This update was written by primate keeper Matt Spence.
Today, Moke turns two months old! The process of watching our western lowland gorilla infant grow has been extraordinary, and our animal care team feels very fortunate that we are able to share the details of Moke’s growth and development with Zoo fans all over the world.
It is amazing how quickly time has gone by. In recent weeks, we have watched his personality develop. He is just as curious as ever, but now he is becoming bolder and more interested in those around him.
During training sessions with his mom, Calaya, Moke watches our interactions closely. On occasion, he will reach through the mesh to touch keepers’ hands or investigate the food rewards mom is receiving. While Calaya is training, Moke will either sit on the ground near her legs or stand, holding on to her for balance. At this age, he is interested in playing and exploring as much as mom will allow.
Since our last #GorillaStory update, Moke has been able to taste two new foods—lettuce and primate chow—without interference from Calaya. He does not eat the food; rather, he will mouth it or take a quick taste before spitting it out. He still receives all of his nutrients exclusively from mom’s milk and won’t begin ingesting new foods for a few months.
Moke gets stronger every day. When Calaya walks or runs through the exhibit, she no longer needs to keep a hand on him—he hangs on tight, all on his own! Moke is not quite at the point where he can support himself on all fours, but we expect that day is coming soon. During one training session, he latched onto the mesh and would not let go. It took a bit of force for Calaya to remove him from that spot.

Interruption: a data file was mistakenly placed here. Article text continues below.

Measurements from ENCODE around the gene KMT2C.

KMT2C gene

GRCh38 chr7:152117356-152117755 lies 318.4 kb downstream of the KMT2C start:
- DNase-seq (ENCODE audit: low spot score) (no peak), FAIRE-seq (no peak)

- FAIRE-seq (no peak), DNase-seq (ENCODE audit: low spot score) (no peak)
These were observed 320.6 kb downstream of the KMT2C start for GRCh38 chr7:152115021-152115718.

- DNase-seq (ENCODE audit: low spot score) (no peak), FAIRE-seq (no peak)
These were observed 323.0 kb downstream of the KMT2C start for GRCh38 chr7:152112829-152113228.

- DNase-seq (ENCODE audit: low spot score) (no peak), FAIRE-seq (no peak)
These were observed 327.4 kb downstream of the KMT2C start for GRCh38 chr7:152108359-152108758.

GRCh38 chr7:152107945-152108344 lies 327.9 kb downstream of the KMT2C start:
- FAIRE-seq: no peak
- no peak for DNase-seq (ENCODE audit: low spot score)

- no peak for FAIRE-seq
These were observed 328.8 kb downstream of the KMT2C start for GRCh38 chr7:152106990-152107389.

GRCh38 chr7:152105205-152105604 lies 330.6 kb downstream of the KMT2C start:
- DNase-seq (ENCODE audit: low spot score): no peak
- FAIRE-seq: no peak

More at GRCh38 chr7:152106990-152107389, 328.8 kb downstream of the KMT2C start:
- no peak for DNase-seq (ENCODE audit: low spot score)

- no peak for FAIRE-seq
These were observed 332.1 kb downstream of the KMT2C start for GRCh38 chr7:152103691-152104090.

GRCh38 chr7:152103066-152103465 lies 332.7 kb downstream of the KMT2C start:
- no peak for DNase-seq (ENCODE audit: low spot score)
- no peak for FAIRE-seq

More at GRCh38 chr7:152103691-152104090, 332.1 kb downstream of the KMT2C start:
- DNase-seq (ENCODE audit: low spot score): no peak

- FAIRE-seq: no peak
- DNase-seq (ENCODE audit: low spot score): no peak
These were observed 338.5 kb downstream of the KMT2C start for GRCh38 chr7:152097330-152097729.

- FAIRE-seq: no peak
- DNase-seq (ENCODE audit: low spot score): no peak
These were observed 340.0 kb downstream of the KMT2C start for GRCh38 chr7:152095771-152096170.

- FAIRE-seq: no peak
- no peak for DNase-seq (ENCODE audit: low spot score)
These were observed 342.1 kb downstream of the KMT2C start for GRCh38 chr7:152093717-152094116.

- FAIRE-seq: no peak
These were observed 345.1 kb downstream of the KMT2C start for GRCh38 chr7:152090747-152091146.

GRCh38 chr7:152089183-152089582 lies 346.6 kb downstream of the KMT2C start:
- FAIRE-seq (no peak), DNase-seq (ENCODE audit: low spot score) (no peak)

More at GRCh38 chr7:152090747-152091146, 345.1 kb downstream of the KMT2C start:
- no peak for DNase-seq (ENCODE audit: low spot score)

We are seeing Moke become more interested in the members of his troop. He interacts most with Kibibi, who has stuck closely by Calaya ever since Moke’s birth. He will initiate contact with her by reaching out and touching her hand, and she will respond by gently touching his head. Mandara, too, has been approaching and interacting with Moke. Initially, she gave Calaya and Moke a lot of space. Now that he’s a bit older, she will approach the pair and give him a kiss on the top of his head. Baraka is still very interested in his son, though is much less hands-on than Kibibi and Mandara. He mostly observes from a distance, but will approach and interact with Moke if Calaya doesn’t move away.
To celebrate Father’s Day this Sunday, June 17, we will be having some special treats for all of the fathers at the Great Ape House and Think Tank. Allen’s swamp monkey Nub Armstrong and his daughter, Zawadi, will receive enrichment treats at Think Tank around 10 a.m. Over at the Great Ape House, Baraka will receive an ice cake made by the Zoo’s Department of Nutrition Sciences around 11:30 a.m. Bornean orangutan Kyle and his son, Redd, will also receive a frozen treat at that time. Please note, though, that they may be in either the Great Ape House or Think Tank, depending on where they choose to spend their time.
We hope you will join us as we celebrate our amazing animal fathers!
Follow the Zoo’s updates on Moke and the western lowland gorilla troop on social media with the hashtag #GorillaStory. Stop by the Great Ape House at 11:30 a.m. daily to meet one of Moke’s keepers and get the latest updates on the troop.